Online Program

Evaluation of a mailed self-collection device to screen for high-risk HPV infection in under-screened women in North Carolina

Monday, November 4, 2013 : 8:45 a.m. - 9:00 a.m.

Andrea Des Marais, MPH, Department of Epidemiology, UNC Gillings School of Global Public Health, Chapel Hill, NC
Noel T. Brewer, PhD, Health Behavior, UNC Gillings School of Global Public Health, Chapel Hill, NC
Carolina Perez-Heydrich, PhD, Department of Biostatistics, Carolina Population Center, Chapel Hill, NC
Anna Pfaff, MPH, Community Care of Western North Carolina, Asheville, NC
Iesha Williams, Department of Psychology, North Carolina Central University, Durham, NC
Meagan Johnson, University of North Carolina at Chapel Hill, Chapel Hill, NC
Xian Brooks, North Carolina Central University, Durham, NC
Sara Smith, MPH, MSW, Department of Epidemiology, UNC Gillings School of Global Public Health, Chapel Hill, NC
Lynn Barclay, ASHA, American Social Health Association, Durham, NC
Jennifer S. Smith, PhD, Department of Epidemiology, UNC Gillings School of Global Public Health, Chapel Hill, NC
BACKGROUND: About half of new U.S. cases of invasive cervical cancer are attributable to insufficient screening. Mailing at-home self-collection kits for HPV testing to high-risk women is a promising strategy to increase screening in hard-to-reach populations. OBJECTIVE: To test the validity and acceptability of a mailed self-collection HPV device among women not recently screened for cervical cancer, compared to clinic-based self- and clinician collection. METHODS: Study participants were low-income women aged 30 to 64 and unscreened for cervical cancer in 4 or more years (overdue by current recommendations). Participating women were asked to self-collect a cervical/vaginal sample at home; return the sample by mail; visit a local clinic for a second self-collected sample and physician-collected endocervical sample; and complete a questionnaire by phone. All self- and physician-collected samples were tested for high-risk (oncogenic) HPV mRNA. Physician-collected samples were also tested for cervical abnormalities using liquid-based cytology. RESULTS: Among 155 women recruited to date, most participants were white (70%) or African-American (21%), with median annual household income below $10,000. Most women returned self-collection kits (83%), completed clinic appointments (74%), and reported feeling mostly positive or neutral about self-collection (97%). High-risk HPV mRNA was detected in 12% of women, cervical abnormalities in 11%, and histologically confirmed CIN2+ (high-grade precancerous lesions) in 3%. Among participants with abnormal cytology, HPV results from home self-collection had 100% concordance with clinician collection. CONCLUSIONS: Home-based cervico-vaginal self-collection for HPV mRNA testing appears to be a well-accepted and clinically valid method of detecting high-risk HPV infection.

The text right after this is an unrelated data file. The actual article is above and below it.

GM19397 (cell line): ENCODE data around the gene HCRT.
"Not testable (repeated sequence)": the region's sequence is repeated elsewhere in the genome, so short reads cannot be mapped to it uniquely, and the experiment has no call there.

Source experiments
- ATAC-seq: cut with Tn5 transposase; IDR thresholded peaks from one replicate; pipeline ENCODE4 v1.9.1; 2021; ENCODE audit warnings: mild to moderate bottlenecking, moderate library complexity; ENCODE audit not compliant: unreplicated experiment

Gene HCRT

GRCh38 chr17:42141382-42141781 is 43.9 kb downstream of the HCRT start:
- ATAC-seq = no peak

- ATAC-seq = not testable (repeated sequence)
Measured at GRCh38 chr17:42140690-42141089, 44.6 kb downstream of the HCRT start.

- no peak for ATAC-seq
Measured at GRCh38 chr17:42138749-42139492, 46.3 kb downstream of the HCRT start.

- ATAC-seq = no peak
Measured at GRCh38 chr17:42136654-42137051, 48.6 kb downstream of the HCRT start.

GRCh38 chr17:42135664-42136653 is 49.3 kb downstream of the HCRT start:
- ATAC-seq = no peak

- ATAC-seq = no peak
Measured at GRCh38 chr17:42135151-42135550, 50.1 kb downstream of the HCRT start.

Learning Areas:

Clinical medicine applied in public health
Provision of health care to the public

Learning Objectives:
Assess the validity of at-home self-collected samples delivered via mailed kits for detecting high-risk HPV infection. Discuss the role that at-home self-collection for HPV testing could play in expanding cervical cancer screening uptake among rarely and never-screened women.

Keyword(s): Cervical Cancer, Screening

Presenting author's disclosure statement:

Qualified on the content I am responsible for because: I have been project manager of the presented study for the past 2 years. I completed my MPH in health behavior and health education. In recent years, I have worked on multiple projects addressing cervical cancer screening methods, access, and uptake.
Any relevant financial relationships? No

I agree to comply with the American Public Health Association Conflict of Interest and Commercial Support Guidelines, and to disclose to the participants any off-label or experimental uses of a commercial product or service discussed in my presentation.